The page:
Figure 2. Selectivity of the Quant-iT™ assays compared to UV spectrophotometry.Triplicate samples containing lambda DNA (10 ng/μL) and varying amounts of E. coli ribosomal RNA (0 to 100 ng/μL) were assayed using Quant-iT™ DNA BR and Quant-iT™ RNA BR assays on the Qubit® Fluorometer according to kit protocols. The same samples were subsequently measured in triplicate using a NanoDrop® ND-1000 Spectrophotometer, and single measurements were made using a PerkinElmer Lambda 35 Spectrophotometer. The concentrations indicated are the concentrations of DNA and RNA in the starting samples, before dilution in the Qubit® Assay Tubes. The red and orange trendlines indicate the actual concentrations of DNA and RNA, respectively, in the starting samples. The actual concentration of nucleic acid was set by diluting pure, concentrated solutions of DNA and RNA to an optical density of 1.0 at 260 nm using a PerkinElmer Lambda 35 Spectrophotometer. The concentrations of the stock solutions were then calculated and used for all subsequent dilutions. The data indicate that with UV analysis, results for samples containing both DNA and RNA are nondiscriminatory.
Good Accuracy and Precision, Even At Low Concentrations
The Qubit® Quantitation Platform generates more accurate and precise results across a lower concentration range than those obtained by UV absorbance measurements on the NanoDrop® spectrophotometer. Using the Quant-iT™ dsDNA HS Assay Kit, the Qubit® Fluorometer quantitates DNA in samples with concentrations as low as 10 pg/μL to within 12% of the actual concentration (Figure 3A). In contrast, the concentrations in these same samples were overestimated 46-fold when measured with the NanoDrop® spectrophotometer. Likewise, samples containing 10 ng/μL of DNA (the reported low end of quantitation for the NanoDrop® spectrophotometer is 2 ng/μL) are accurately read to within <1% of the actual concentration using the Qubit® Fluorometer and 5% using the NanoDrop® spectrophotometer. In addition, the variation of replicates (% CV) for all samples containing at least 0.5 ng/μL of DNA was ≤1% using the Qubit® Fluorometer (Figure 3B). Only samples containing 4 ng/μL of DNA or higher resulted in % CVs lower than 9% using the NanoDrop® spectrophotometer.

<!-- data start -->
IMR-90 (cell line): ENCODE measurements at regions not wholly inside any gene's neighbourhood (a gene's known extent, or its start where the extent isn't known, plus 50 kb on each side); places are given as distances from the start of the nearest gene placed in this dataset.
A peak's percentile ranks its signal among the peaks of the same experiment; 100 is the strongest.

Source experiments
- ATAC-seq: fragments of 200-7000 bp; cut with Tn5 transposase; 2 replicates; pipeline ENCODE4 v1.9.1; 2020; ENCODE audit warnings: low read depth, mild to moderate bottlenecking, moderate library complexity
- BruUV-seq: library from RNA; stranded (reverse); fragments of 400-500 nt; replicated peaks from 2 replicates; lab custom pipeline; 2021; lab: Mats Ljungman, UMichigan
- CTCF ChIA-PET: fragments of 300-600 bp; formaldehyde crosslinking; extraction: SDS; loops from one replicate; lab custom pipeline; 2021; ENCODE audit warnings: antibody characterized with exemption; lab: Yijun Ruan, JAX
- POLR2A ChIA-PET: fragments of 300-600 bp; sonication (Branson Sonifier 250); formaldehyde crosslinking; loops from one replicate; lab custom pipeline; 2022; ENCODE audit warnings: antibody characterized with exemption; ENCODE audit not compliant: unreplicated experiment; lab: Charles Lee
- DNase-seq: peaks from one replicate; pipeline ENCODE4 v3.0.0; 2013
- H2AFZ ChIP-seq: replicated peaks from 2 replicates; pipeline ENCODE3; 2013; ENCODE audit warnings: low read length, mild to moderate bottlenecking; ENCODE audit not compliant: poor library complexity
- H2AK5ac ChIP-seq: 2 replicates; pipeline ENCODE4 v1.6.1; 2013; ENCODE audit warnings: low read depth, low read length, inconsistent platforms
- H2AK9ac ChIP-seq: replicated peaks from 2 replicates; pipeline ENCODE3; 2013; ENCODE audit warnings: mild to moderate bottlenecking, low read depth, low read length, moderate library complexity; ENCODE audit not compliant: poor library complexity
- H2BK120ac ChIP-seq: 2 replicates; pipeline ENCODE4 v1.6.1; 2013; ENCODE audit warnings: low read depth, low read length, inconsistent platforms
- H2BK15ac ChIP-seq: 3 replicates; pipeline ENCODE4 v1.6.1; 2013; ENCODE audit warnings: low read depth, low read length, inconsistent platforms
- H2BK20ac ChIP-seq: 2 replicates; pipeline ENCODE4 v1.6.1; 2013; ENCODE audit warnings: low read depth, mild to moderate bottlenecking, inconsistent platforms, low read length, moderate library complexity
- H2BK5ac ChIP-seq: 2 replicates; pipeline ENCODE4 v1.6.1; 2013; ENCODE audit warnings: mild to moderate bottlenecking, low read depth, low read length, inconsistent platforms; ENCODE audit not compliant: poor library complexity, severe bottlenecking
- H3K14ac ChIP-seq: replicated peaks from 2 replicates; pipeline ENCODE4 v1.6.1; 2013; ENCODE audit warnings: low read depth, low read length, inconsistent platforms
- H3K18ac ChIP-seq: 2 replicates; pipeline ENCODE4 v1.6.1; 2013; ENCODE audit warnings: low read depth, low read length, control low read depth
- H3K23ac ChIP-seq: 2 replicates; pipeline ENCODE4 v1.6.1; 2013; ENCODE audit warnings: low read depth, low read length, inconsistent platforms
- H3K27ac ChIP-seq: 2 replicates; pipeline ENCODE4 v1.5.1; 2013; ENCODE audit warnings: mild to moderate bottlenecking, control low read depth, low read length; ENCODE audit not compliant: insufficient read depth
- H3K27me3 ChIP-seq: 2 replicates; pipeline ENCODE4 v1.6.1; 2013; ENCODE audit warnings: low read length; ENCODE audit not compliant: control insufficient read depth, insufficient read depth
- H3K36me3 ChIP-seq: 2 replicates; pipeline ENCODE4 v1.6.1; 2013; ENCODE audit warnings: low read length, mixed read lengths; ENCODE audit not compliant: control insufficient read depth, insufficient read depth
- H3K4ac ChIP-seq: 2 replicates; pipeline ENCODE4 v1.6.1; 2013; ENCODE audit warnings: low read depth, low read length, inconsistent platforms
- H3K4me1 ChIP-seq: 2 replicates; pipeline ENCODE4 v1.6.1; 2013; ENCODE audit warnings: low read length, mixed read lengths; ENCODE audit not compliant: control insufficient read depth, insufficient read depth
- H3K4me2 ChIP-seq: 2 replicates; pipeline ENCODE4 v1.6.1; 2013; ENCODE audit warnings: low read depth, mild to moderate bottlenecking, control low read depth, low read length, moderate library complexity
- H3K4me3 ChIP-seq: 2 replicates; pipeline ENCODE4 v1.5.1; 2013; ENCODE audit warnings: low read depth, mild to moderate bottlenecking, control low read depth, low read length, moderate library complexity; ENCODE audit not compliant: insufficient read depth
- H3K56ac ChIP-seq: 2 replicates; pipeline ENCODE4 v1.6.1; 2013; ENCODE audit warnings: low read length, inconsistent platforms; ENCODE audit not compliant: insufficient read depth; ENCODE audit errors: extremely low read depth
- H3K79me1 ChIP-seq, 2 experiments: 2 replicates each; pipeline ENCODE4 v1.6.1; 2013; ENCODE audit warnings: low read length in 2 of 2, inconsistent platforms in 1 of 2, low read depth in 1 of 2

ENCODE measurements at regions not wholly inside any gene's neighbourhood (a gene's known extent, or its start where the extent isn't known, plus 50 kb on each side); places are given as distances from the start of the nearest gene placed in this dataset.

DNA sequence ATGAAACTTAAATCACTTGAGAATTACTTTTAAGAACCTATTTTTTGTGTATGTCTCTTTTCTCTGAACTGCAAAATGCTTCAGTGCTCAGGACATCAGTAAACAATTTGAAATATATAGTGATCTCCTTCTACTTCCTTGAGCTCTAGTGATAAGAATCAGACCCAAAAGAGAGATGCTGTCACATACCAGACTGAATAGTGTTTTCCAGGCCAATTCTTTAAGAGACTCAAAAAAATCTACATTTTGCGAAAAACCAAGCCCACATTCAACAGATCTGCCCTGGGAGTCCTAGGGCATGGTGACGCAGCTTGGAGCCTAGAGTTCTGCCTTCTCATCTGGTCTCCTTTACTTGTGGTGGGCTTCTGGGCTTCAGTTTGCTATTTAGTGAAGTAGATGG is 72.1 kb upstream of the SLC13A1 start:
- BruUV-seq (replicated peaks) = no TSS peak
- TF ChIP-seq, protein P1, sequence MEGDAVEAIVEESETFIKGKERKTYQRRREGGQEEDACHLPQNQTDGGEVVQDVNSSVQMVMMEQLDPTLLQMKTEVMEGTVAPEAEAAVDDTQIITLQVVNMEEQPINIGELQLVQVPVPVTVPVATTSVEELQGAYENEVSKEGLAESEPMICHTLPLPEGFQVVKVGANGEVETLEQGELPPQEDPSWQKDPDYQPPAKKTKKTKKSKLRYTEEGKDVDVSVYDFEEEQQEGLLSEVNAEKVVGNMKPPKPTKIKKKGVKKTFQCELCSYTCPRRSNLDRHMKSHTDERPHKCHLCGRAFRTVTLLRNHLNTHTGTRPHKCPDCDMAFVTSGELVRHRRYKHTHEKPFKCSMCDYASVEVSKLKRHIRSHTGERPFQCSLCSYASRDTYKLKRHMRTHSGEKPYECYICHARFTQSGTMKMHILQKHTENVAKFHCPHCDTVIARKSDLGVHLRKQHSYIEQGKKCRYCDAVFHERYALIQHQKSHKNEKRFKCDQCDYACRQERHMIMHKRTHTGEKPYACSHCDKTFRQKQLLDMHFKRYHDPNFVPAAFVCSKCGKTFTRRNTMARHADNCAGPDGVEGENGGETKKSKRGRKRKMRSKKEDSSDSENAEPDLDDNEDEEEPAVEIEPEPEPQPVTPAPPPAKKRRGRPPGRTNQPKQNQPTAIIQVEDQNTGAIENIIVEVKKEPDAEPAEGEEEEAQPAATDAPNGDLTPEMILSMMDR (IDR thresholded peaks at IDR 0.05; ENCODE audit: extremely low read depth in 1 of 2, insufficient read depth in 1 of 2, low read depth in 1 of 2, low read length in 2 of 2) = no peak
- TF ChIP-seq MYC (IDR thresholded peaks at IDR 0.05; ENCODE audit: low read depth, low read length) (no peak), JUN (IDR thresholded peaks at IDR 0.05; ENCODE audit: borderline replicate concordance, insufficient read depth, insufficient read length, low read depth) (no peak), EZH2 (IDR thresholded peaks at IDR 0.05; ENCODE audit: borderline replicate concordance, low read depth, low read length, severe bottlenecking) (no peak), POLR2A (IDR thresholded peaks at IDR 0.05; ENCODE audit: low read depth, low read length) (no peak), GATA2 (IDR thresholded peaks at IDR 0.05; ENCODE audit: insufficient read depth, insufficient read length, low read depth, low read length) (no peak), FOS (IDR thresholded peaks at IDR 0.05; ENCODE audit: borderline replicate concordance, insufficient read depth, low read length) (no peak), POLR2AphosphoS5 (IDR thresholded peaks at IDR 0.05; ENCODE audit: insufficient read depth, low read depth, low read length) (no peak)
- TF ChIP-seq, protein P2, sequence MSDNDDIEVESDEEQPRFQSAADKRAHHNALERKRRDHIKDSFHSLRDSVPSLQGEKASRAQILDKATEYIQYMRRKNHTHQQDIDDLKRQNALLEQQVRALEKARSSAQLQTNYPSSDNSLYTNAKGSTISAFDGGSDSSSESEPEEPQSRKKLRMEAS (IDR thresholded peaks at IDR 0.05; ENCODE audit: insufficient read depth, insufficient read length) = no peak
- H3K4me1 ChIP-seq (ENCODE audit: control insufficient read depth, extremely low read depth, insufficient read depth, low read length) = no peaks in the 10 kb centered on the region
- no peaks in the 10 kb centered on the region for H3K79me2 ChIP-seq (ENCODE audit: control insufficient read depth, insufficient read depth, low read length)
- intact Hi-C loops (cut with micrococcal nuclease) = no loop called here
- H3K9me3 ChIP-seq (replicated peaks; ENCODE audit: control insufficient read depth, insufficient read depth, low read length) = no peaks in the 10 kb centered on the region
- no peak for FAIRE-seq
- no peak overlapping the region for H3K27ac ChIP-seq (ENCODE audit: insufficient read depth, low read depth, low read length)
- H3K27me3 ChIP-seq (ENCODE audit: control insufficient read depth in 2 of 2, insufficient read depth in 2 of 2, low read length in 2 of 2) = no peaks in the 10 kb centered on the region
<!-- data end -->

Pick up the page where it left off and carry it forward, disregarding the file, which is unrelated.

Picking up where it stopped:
Figure 3. Accuracy and precision of the Qubit® Quantitation Platform. Ten replicates of lambda DNA at concentrations from 0.01 to 10 ng/μL were assayed using the Quant-iT™ dsDNA HS Assay on the Qubit® Fluorometer according to the standard kit protocol. The same concentrations of DNA were measured in 10 replicates using a NanoDrop® ND-1000 Spectrophotometer, and results were compared for both accuracy (A) and precision (B). Accuracy was defined as the average deviation from the known concentration. The concentrations indicated are the concentrations of DNA in the starting samples, before dilution in the Qubit® Assay Tubes.
Broad Range and High Sensitivity
The Quant-iT™ assays used on the Qubit® Fluorometer are more sensitive than UV absorbance measurements, and because the assays can tolerate 1–20 μL of sample, the effective range of the assays can be increased (Figure 4). Together, the Quant-iT™ DNA HS and BR assays cover a sample concentration range of 10 pg/μL to 1 μg/μL DNA. Similarly, the Quant-iT™ RNA and RNA BR assays cover a sample concentration range of 250 pg/μL to 1 μg/μL. In contrast, the NanoDrop® spectrophotometer covers a sample concentration range of 2 ng/μL to 15 μg/μL, as reported by the manufacturer.
Figure 4. Comparison of sample concentration ranges for the Quant-iT™ assays using the Qubit® Fluorometer and UV absorbance measurements using the NanoDrop® spectrophotometer.